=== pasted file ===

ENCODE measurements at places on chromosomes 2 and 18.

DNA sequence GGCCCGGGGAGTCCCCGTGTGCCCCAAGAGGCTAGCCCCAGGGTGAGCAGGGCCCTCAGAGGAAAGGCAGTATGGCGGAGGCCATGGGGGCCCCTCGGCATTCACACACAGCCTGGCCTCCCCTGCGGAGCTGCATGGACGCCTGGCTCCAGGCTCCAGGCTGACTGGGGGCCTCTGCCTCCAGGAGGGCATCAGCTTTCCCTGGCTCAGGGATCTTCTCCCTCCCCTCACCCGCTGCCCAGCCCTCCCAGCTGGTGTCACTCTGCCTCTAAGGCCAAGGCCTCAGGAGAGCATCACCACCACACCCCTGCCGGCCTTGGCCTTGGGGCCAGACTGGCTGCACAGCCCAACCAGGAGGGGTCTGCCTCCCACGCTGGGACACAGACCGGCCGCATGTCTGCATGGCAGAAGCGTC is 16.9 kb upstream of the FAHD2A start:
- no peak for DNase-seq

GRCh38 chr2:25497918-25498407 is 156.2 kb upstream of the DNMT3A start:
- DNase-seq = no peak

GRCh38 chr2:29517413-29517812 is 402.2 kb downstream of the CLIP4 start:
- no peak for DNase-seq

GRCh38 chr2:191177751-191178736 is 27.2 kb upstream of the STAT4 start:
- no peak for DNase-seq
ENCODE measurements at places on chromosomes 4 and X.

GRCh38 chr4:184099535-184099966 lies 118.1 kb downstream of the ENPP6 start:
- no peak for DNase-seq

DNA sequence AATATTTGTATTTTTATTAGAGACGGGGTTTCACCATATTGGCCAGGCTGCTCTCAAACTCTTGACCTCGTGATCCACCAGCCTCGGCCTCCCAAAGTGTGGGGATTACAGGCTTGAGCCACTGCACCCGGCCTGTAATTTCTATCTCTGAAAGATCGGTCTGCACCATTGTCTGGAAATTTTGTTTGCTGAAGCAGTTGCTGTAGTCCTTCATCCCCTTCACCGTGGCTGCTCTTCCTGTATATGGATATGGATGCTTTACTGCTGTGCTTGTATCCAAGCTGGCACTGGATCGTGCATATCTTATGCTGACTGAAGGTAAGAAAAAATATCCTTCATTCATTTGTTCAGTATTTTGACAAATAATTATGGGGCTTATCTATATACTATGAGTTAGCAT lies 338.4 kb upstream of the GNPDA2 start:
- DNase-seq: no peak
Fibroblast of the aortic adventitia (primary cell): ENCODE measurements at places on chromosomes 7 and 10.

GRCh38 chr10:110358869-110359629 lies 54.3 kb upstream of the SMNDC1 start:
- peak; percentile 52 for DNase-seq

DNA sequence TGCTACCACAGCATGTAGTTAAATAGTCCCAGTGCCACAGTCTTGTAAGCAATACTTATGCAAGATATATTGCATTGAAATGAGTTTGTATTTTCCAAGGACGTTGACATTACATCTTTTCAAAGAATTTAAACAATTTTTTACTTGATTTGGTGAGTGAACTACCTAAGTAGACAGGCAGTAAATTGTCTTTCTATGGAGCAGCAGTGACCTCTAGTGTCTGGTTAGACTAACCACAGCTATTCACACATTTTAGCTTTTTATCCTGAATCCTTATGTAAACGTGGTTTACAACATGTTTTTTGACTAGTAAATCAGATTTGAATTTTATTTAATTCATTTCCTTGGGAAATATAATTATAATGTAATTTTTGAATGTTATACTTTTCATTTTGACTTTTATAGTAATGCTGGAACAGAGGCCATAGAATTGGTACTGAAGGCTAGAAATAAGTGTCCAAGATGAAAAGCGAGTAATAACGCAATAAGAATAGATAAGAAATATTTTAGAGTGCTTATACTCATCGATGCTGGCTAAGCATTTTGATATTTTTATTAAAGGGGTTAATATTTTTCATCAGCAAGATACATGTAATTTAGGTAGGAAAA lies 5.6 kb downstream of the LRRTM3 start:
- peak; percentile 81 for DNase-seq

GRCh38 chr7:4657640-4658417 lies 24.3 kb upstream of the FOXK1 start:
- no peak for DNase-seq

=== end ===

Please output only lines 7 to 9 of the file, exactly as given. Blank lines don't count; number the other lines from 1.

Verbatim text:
- no peak for DNase-seq

GRCh38 chr2:191177751-191178736 is 27.2 kb upstream of the STAT4 start:
- no peak for DNase-seq